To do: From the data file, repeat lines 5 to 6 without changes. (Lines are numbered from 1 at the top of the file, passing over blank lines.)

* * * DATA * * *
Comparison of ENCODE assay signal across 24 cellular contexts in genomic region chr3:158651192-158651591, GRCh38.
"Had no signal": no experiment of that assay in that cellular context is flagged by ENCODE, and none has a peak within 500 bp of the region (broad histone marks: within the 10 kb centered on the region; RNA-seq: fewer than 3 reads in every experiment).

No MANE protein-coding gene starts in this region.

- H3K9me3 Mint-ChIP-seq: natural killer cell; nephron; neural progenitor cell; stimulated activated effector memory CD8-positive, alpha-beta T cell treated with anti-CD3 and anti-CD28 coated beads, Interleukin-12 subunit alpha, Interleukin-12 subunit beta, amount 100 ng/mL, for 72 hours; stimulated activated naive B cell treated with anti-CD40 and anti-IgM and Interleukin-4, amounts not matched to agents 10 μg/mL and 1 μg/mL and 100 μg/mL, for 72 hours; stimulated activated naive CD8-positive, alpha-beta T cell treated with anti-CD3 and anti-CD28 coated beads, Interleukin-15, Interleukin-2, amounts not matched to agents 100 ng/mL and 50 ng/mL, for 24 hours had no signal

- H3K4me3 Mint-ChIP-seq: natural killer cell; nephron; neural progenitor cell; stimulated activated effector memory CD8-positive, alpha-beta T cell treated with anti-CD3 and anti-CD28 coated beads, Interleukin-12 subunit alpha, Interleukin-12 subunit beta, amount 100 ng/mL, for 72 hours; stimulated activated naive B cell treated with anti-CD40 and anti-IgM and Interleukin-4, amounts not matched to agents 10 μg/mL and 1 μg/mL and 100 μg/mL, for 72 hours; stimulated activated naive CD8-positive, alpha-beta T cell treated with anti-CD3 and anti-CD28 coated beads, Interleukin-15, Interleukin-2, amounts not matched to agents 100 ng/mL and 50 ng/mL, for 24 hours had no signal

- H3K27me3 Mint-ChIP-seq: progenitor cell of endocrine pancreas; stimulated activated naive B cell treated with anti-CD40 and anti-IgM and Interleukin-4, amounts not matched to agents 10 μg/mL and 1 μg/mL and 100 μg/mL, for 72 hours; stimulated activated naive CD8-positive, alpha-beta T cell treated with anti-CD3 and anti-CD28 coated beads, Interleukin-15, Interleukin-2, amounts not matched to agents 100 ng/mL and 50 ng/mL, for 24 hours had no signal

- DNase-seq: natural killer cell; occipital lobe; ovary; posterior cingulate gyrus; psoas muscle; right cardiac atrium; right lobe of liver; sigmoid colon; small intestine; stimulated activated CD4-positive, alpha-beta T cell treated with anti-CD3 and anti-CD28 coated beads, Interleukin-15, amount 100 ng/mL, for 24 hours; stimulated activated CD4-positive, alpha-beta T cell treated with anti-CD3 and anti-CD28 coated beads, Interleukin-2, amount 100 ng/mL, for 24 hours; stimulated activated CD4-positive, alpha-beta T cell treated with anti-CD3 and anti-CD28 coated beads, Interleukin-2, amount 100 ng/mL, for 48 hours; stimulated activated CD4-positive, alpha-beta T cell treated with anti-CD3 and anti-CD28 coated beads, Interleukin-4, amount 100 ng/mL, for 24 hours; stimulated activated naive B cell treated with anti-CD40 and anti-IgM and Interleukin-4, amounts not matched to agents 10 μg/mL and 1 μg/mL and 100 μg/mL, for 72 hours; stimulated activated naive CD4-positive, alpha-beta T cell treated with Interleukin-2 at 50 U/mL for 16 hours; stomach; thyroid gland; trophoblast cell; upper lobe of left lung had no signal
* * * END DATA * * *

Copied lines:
- H3K4me3 Mint-ChIP-seq: natural killer cell; nephron; neural progenitor cell; stimulated activated effector memory CD8-positive, alpha-beta T cell treated with anti-CD3 and anti-CD28 coated beads, Interleukin-12 subunit alpha, Interleukin-12 subunit beta, amount 100 ng/mL, for 72 hours; stimulated activated naive B cell treated with anti-CD40 and anti-IgM and Interleukin-4, amounts not matched to agents 10 μg/mL and 1 μg/mL and 100 μg/mL, for 72 hours; stimulated activated naive CD8-positive, alpha-beta T cell treated with anti-CD3 and anti-CD28 coated beads, Interleukin-15, Interleukin-2, amounts not matched to agents 100 ng/mL and 50 ng/mL, for 24 hours had no signal

- H3K27me3 Mint-ChIP-seq: progenitor cell of endocrine pancreas; stimulated activated naive B cell treated with anti-CD40 and anti-IgM and Interleukin-4, amounts not matched to agents 10 μg/mL and 1 μg/mL and 100 μg/mL, for 72 hours; stimulated activated naive CD8-positive, alpha-beta T cell treated with anti-CD3 and anti-CD28 coated beads, Interleukin-15, Interleukin-2, amounts not matched to agents 100 ng/mL and 50 ng/mL, for 24 hours had no signal